Approximately half of the earth’s remaining oil reserves exist in limestone reservoirs. Using three-dimensional X-ray technology to study the ways in which oil and other liquids flow through rock, scientists from the University of Edinburgh and Heriot-Watt have conducted research that may increase our potential to recover oil from these deep rock formations.
Published in Proceedings of the National Academy of Sciences, the study received support from Petrobas and BG Group. The team of scientists and engineers carried out the research as part of the International Centre for Carbonate Reservoirs program, eventually discovering a previously undetected naturally occurring characteristic of oil that may aid its recovery from subterranean rock deposits. Researchers detected the process occurring within limestone’s complex pore structure, noting that it allowed oil droplets trapped in porous rock to move more easily though pore networks. During the process, flowing water breaks oil droplets into small fragments, thus making it easier to recover.
This development could increase oil reservoir yields and is especially applicable to operations in complex, multi-scale reservoir pore systems, such as those found in the pre-salt carbonate oil fields of Brazil. It also has the potential to help treat contamination in natural aquifers and aid the development of carbon capture and storage techniques.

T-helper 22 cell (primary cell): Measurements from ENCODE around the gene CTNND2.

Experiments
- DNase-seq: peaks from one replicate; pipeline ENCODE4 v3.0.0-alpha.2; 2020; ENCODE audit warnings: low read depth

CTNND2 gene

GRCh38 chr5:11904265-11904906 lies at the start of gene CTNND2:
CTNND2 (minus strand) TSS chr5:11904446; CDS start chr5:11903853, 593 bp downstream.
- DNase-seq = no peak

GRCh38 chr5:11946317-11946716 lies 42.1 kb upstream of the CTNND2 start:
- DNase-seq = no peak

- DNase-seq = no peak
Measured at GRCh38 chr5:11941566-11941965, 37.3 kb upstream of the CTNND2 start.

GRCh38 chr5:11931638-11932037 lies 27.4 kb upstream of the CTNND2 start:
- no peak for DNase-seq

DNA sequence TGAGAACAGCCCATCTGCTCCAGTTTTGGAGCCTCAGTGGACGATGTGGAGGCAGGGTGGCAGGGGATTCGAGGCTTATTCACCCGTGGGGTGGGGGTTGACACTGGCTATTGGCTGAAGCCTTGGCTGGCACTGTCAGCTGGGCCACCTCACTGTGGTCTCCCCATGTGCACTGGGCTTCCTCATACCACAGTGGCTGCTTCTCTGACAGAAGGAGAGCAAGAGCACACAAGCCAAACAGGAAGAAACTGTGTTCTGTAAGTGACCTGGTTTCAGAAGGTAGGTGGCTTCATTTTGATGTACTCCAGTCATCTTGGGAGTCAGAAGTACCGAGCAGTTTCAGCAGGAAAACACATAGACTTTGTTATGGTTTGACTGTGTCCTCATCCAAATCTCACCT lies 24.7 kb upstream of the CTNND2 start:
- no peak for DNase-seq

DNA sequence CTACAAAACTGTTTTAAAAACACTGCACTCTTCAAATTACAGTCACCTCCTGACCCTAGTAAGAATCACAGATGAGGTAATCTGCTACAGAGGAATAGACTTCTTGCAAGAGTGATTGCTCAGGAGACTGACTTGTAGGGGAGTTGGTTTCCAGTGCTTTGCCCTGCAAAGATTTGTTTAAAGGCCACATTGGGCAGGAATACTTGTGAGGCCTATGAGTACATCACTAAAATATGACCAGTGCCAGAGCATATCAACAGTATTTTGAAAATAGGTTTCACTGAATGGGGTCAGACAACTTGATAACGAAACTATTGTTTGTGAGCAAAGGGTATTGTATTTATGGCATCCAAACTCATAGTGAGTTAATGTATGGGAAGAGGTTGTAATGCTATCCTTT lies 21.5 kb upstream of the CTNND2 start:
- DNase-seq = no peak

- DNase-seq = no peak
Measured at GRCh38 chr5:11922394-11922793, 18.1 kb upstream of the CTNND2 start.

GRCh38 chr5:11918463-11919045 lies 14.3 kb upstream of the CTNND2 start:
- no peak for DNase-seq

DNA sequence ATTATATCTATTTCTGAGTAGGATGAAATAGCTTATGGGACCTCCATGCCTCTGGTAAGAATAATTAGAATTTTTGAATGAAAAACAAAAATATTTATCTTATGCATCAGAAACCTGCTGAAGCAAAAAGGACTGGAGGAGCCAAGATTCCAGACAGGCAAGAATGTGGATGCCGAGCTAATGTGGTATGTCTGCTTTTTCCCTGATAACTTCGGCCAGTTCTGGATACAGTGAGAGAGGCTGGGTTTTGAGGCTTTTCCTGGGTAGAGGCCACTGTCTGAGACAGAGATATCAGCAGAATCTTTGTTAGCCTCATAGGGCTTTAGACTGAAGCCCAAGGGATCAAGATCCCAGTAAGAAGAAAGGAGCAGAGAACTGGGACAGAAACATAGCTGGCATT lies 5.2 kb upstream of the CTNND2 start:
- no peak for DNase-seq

In the oil and gas industry, a Pugh Clause allows lessors to relinquish ownership of land not undergoing production activities at the end of the primary lease term or at the end of continuous drilling operations. It derives its name from Lawrence Pugh, a Louisiana lawyer who first drafted the clause in 1947 in response to the Louisiana Supreme Court’s decision in Hunter v. Shell Oil Co., which held that production from a leased unit will maintain the lease in force for all leased land, even for regions that are not contiguous or producing oil, gas, or minerals.
Also known as a freestone rider, a Pugh Clause allows lessors to avoid maintaining ownership of a lease’s full acreage while only producing on a small portion of the land. In such a situation, a lessor would receive no production revenue or royalties from undeveloped land, but would still maintain indefinite ownership of the undeveloped acreage under the original lease terms. A Pugh Clause prevents this anomaly by allowing for the termination of ownership of land that is not producing oil, gas, or minerals and is not otherwise maintained by the lease. Additionally, it exists in two variations. A vertical Pugh Clause releases all land below a specified depth or particular producing zone, while a horizontal Pugh Clause facilitates the release of lands lying outside of a producing unit, at both the surface and all depths.